Home Is Where My Husband Is

As I was doing a mental countdown of the days until I left to go visit my dad recently, a wave of low-level anxiety accompanied my preparations. I HATE being away from my husband for even a single night. I have trouble falling asleep without him in the house, and whenever I pack up the baby and hop in the Dodge to drive to California without him, I don’t want to pull out of the driveway.

But I do, because I am always really excited to see my dad, my almost-stepmom Susan, my BBF (beautiful best friend) Casey, her babies, the Dowlings, the Fitzgeralds, the McVaes, and all the other folks from my hometown who have known me since my days of running around the grocery store singing “One-eyed, one-horned, flying Purple People Eater” while my mom picked out fresh fruit.

When visiting Dad, it’s impossible to escape childhood memories, since he lives in the house my parents bought just before their divorce. We moved in on Saturday, March 2, 1996 (why can I remember that date, but not the magazine’s deadline each month?), and then Dad and I lived there during my high school years. He and Susan have since redone the flooring, painted inside and out and rearranged the landscaping, but they can’t modernize the whole neighborhood. I turn onto the dirt road of Quartz Avenue and think That’s where I used to lope circles in the sagebrush…that house didn’t used to be there…the guy who lives in that house used to yell at us for riding our horses on his property…the meth house is gone? Hey, the neighborhood is improving!

I’ve known my BBF Casey since I was four years old, and she stuck around the old stomping grounds after marriage and babies. She brought her babies over, and we watched our toddlers play in the yard where we used to run through the sprinkler and take pictures of ourselves trying to do handstands. I stay in the guest room these days, though, not behind the first door on the left with the twin bed and horse collage on the closet door.

Casey and I both went to high school in Yreka, population 7,500 and the county seat. Dad lives in a rural subdivision, Big Springs, about 20 miles from Yreka. Growing up, it was “We’re a ways out there, it’s twenty miles to town.” On this last visit, I was struck by how close together all the towns were and how much traffic there was – I couldn’t just pull over the pickup wherever I wanted and pee for fear a car would come by within the next two minutes. A little different than the high desert country I’ve gotten used to, where traffic flows at a rate of one vehicle per hour, more if the neighbors are shipping cattle.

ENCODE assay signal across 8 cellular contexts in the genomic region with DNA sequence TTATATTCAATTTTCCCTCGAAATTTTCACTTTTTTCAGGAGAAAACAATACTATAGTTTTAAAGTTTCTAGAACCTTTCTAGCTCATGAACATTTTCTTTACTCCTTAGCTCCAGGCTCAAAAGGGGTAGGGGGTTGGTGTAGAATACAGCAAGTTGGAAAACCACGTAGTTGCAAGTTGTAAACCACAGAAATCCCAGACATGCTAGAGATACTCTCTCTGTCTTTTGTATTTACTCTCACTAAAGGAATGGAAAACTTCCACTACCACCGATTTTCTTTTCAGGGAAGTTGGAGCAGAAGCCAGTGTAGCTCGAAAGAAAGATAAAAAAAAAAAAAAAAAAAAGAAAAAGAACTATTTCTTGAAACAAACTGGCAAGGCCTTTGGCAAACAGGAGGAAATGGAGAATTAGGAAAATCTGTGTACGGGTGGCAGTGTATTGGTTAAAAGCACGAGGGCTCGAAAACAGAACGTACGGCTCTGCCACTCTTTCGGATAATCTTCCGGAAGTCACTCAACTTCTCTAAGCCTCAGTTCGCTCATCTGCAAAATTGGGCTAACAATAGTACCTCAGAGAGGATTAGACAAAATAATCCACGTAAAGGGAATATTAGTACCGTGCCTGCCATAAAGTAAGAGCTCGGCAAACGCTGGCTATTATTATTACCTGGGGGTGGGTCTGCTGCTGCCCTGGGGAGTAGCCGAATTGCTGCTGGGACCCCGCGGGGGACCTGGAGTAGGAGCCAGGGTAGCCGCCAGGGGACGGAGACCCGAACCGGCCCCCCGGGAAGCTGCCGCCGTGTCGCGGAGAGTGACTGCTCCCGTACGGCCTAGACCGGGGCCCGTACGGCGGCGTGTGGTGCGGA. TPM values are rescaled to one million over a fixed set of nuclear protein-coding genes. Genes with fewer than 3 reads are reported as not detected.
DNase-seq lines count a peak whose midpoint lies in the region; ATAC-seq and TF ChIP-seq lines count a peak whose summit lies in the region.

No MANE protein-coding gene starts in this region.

And there were grocery stores like every twenty miles! People did bizarre things like pick up chicken and broccoli on the way home from work. Nobody had a walk-in refrigerator, two chest freezers and flour in five-gallon buckets. Whenever I opened the fridge door at Dad’s and saw just one half-drank gallon of milk, my first thought was, “Shoot, I hope there’s more in the freezer.” But nope, there wasn’t – someone just stopped off at the store on the way home from town and picked up a fresh gallon. I had to do it once, just because I could.

Besides marveling in wonders like the quick grocery store run and public restrooms, I got to catch up with lots of old friends. I probably talked about Jim too much, though. Everything reminded me of him, or of something he once said, or did, or might say or do. I had to refrain from saying “Jim said….” or “Jim always….” too much.

Besides talking about him, I was also strongly compelled to talk to him. Jim and I maintained an average of about five calls per day. After a two-minute conversation one afternoon, my dad asked me if everything was okay.

“Yes,” I said. “He just misses me.”

In college, I loved driving north from Chico and seeing the “Siskiyou County” road sign. When Mount Shasta came into view, I knew I was almost home. Now, I love stretching my eyes to the horizon and seeing nothing but sagebrush, alkali flats, mountains and that one really cool old wooden windmill on the north side of Highway 140 between Adel and Denio. The house doesn’t matter so much, because we are a young buckaroo family; we’re approaching our second wedding anniversary this summer and I’m unpacking boxes in our third house this weekend. What does matter is who I’m coming home to. I absolutely freaking love the sight of a 6’3″ tall cowboy with a dirty silverbelly hat, dark blue Levi’s, lettuce picker boots, a denim jacket, a five-day beard and smiling blue eyes standing in the driveway to greet me and Grace when we return home. I kiss him like he just got home from the war and everything is right in my world again.

This used to be the sight that meant I was almost home.


Now, he’s the one thing I can’t live without.


Above photo by Mary Williams Hyde.

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